In general, all four studies have numerically similar ORs and all indicate a substantial underestimation of the OR when using unmodified ELISA results for assessment of H. pylori infection status. Analyses of both the Swedish and German results were dependent upon exclusions from their datasets, which inevitably is an inefficient process in which a considerable number of cases and controls are uninformative to the study. Our approach that used two completely independent H. pylori assays for all subjects not only avoided the necessity to exclude subjects from our dataset but also reduced the number of misclassified results in the analysis. The two retrospective studies15, 16 and the nested study from Japan18 also appeared to score only for the CagA antigen. Siman et al.24 have recently suggested that the classification of an ELISA-negative subject who is only positive by immunoblotting for the CagA antigen (116 kDa) may falsely classify a patient as H. pylori-positive. In our study, however, all of the ELISA-negative/immunoblot-positive noncardia gastric cancer case patients were clearly positive by the criteria outlined by the manufacturers and positivity was not simply based on the presence of the CagA band (Table 3).

The relationship between loss of ELISA sensitivity and development of atrophic gastritis has been indicated in previous prospective studies where the time interval between study entry (i.e. blood draw) and cancer diagnosis was examined.1 In these studies, the OR was shown to decrease with decreasing time interval, a finding that is explained by the development of atrophic gastritis in the late stage premalignant cases. When analyses were restricted to cases diagnosed 10 years or more after blood draw, the OR increased to 5.9,1 indicating that such a restriction would seem only to compensate partially for the loss of sensitivity. Furthermore, it does not make use of data accruing in the early years of a prospective study. In further analysis of the Swedish retrospective study, Ye et al.25 examined the histopathology of subjects who were ELISA-negative and CagA immunoblot-positive and did not find the levels of atrophy in these subjects to be higher than in those who were positive by both assays. These authors, however, interpreted very faint CagA bands as positive and were thus strongly at risk of reporting false-positive results as suggested by Siman.24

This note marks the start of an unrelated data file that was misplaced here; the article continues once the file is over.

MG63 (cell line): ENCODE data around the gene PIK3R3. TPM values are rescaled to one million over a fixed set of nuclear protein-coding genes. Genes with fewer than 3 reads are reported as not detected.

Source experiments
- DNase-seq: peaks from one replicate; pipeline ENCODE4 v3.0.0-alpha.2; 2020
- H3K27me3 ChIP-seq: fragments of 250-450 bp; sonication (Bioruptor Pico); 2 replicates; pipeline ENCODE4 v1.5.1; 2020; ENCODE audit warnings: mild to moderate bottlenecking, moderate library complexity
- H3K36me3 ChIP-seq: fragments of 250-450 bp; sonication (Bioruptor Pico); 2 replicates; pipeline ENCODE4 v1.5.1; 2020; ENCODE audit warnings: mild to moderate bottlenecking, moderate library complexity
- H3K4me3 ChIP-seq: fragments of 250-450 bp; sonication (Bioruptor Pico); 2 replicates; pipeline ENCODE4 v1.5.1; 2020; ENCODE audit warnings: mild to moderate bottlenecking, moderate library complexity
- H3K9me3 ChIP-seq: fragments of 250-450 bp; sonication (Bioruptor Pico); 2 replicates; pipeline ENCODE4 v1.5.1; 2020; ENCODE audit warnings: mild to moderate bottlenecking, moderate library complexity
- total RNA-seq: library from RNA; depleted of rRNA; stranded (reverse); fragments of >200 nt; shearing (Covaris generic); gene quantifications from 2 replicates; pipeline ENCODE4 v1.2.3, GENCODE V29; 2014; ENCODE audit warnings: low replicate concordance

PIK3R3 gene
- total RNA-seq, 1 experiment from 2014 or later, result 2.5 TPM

It is possible, therefore, to conclude from this study using prospective data, that the risk of noncardia gastric cancer associated with H. pylori infection is substantially higher than previously estimated and infection is involved in a vast majority of cases. Analysis of the pepsinogen levels in our study demonstrates that the previous underestimation of the risk resulted from the development of atrophic gastritis. In practical terms, for H. pylori studies involving gastric cancer a more accurate view of the association between H. pylori infection and gastric cancer can be achieved using immunoblot methodologies that make use of multiple antigens and not just CagA.

Acknowledgements

  1. Top of page
  2. Summary
  3. Introduction
  4. Materials and methods
  5. Results
  6. Discussion
  7. Acknowledgements
  8. References

The MCCS is made possible by the contribution of many people including the original investigators and the diligent team which recruited the participants and continue working on follow-up. The authors express their gratitude to the many thousands of Melbourne residents who continue to participate in the study. Declaration of personal interests: Cancer Research UK supports the work of FE and JHB. Declaration of funding interests: Funded by grants from the Australian National Health and Medical Research Council grants (209057, 251533). Cohort recruitment was funded by The Cancer Council Victoria and VicHealth.

References

  1. Top of page
  2. Summary
  3. Introduction
  4. Materials and methods
  5. Results
  6. Discussion
  7. Acknowledgements
  8. References